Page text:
The sphere of Marcus Manilius made an English poem with annotations and an astronomical appendix by Sir Edward Sherburne (London : Printed for Nathanael Brooke, 1675)
This folio volume contains the first book of Marcus Manilius’ Astronomicon, which is thought to be the oldest treatise on astrology, and a lengthy appendix by Sherburne.
The full version of the Astronomicon contains five books, the first on astronomy, and the remainder on astrology. The first book includes information on the constellations, planets, celestial circles and comets.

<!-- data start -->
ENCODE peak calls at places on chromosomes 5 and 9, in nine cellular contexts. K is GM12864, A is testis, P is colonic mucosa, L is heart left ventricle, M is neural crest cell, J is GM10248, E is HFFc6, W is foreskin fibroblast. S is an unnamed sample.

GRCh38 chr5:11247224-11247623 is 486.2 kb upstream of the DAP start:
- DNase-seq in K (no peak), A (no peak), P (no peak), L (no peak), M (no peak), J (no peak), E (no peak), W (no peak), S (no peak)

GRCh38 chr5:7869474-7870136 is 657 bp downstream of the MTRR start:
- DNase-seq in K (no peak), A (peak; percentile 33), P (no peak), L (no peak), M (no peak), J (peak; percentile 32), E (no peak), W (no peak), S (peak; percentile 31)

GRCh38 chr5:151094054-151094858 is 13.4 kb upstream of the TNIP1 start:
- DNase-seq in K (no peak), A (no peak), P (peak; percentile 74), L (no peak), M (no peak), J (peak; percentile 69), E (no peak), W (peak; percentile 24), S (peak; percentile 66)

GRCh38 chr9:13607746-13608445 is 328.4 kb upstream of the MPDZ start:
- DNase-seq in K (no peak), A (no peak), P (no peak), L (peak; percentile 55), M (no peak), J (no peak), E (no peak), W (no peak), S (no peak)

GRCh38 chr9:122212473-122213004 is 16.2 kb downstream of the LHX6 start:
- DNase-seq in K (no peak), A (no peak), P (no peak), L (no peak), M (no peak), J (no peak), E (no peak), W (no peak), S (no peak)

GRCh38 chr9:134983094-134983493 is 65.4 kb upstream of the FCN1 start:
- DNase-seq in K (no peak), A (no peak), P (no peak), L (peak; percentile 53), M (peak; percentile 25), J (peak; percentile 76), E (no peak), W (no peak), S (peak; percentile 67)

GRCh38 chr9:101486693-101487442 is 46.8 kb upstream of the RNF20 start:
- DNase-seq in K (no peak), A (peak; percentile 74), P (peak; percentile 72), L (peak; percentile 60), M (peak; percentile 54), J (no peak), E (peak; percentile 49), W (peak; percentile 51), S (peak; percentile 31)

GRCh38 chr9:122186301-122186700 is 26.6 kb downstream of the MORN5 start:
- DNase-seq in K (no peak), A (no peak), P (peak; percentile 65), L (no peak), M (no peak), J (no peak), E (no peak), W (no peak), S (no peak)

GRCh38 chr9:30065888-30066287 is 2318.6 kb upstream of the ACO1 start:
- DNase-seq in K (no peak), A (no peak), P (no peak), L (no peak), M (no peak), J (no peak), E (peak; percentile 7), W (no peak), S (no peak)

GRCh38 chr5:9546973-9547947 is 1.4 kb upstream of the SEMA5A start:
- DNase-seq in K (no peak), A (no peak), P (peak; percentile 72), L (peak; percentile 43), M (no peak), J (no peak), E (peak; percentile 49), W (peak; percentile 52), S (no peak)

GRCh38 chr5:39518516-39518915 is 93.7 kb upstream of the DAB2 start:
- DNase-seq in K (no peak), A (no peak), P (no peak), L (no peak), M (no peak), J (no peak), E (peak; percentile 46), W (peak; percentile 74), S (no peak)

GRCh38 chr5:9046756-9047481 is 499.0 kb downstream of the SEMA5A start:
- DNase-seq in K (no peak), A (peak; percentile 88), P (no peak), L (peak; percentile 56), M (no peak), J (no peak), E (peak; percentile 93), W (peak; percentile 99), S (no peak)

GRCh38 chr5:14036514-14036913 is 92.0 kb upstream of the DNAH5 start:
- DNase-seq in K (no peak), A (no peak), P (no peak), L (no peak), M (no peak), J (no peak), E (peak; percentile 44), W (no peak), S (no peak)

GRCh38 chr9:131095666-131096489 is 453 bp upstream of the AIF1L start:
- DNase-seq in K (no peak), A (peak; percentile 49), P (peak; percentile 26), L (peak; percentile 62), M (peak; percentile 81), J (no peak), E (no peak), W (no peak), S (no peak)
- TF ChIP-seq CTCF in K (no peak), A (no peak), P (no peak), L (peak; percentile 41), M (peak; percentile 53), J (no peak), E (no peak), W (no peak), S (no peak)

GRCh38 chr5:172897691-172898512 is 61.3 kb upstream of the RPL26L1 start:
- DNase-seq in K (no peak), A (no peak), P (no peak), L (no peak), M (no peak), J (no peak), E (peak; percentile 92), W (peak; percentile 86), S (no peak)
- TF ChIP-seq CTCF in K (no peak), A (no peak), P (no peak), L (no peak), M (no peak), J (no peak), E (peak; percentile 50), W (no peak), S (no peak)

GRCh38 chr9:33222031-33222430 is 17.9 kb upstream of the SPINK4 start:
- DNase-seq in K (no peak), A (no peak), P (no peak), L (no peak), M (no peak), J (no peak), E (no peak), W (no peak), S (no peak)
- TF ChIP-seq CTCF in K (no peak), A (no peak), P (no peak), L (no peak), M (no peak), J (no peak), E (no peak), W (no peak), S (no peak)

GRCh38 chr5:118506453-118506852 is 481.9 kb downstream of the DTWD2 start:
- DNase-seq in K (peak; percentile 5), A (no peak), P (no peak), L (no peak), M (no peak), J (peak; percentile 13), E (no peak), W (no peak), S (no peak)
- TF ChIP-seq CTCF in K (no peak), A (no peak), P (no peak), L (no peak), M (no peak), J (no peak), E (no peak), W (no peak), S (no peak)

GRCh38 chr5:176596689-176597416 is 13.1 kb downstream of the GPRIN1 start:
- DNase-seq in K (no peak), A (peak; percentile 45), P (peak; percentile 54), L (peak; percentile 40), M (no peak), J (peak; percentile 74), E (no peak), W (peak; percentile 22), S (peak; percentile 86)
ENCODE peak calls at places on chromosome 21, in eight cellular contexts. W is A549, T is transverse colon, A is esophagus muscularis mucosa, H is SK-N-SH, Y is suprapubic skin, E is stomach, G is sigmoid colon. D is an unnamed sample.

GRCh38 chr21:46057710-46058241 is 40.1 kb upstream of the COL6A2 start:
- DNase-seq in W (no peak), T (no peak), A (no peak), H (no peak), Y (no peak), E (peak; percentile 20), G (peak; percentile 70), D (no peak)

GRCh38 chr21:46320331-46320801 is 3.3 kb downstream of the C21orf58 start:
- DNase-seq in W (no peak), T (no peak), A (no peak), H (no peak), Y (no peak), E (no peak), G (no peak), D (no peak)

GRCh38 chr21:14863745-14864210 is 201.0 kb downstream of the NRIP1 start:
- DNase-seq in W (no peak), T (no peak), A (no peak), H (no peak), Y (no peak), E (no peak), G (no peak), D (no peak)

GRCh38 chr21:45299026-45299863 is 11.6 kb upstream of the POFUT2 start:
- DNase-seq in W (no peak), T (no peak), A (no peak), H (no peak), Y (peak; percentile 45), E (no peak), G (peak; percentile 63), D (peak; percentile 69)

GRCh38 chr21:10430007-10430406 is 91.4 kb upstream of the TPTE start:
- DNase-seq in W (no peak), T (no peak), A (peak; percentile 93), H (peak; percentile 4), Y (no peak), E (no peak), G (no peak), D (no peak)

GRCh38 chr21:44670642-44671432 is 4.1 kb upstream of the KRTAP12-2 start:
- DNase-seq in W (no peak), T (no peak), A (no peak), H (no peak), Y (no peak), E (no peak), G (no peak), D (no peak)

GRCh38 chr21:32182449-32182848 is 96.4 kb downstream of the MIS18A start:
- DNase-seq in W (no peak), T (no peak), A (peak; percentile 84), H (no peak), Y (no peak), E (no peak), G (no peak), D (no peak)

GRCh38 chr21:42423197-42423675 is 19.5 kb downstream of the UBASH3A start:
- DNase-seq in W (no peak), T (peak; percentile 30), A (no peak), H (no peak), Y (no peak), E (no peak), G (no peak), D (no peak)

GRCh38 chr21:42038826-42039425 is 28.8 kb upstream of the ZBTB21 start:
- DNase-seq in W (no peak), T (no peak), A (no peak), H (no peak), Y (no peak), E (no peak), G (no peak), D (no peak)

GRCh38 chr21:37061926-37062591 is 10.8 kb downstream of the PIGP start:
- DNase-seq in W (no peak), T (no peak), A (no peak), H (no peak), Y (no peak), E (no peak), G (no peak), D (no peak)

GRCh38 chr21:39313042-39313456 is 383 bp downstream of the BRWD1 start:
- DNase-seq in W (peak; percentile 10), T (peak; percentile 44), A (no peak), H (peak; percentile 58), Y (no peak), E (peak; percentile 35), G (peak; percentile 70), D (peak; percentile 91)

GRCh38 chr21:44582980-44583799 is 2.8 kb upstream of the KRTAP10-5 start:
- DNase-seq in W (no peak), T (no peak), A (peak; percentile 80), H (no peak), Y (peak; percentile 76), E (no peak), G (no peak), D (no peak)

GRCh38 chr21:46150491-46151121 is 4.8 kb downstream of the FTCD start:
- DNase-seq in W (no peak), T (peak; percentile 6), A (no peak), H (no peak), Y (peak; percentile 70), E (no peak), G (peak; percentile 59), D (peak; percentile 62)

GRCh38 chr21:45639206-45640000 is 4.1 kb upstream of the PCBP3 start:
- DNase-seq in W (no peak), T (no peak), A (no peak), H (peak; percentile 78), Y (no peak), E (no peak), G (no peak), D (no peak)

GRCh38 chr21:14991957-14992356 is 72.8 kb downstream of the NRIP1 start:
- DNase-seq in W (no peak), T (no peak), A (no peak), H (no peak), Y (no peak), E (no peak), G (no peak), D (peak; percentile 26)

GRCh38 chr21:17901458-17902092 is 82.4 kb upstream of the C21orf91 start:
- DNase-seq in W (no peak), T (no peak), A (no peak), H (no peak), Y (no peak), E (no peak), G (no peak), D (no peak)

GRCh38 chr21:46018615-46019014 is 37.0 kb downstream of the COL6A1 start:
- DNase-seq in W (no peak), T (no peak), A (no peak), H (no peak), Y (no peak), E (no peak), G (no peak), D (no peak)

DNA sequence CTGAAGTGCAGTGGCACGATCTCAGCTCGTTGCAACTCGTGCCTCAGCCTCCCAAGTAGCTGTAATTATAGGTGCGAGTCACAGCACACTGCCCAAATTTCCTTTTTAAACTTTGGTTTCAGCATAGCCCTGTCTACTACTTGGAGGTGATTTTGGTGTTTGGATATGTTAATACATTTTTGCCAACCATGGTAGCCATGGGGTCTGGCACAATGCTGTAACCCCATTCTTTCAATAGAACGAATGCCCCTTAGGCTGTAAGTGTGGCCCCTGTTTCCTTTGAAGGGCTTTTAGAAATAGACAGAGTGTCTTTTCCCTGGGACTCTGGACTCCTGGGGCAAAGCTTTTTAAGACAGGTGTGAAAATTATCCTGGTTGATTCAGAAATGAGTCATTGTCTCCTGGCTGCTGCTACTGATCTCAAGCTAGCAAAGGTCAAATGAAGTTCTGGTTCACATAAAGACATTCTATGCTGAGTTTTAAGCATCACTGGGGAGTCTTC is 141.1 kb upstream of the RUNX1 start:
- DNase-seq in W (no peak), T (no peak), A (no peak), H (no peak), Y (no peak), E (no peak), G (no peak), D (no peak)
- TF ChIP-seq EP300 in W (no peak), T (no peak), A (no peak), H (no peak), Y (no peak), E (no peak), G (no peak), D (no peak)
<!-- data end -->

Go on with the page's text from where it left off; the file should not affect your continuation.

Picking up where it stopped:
The sphere of Marcus Manilius contains a number of engraved illustrations, the most impressive being the frontispiece. This shows Pan on the left and Mercury (or Hermes) on the right with Urania, the muse of astronomy, floating above gazing at the heavens through a telescope. Pan is shown, somewhat unusually with wings, representing nature. Mercury (usually depicted with wings owing to his role as messenger) stands on a plinth inscribed ‘university of interpretation’ providing a connection between nature (Pan) and the celestial (Urania).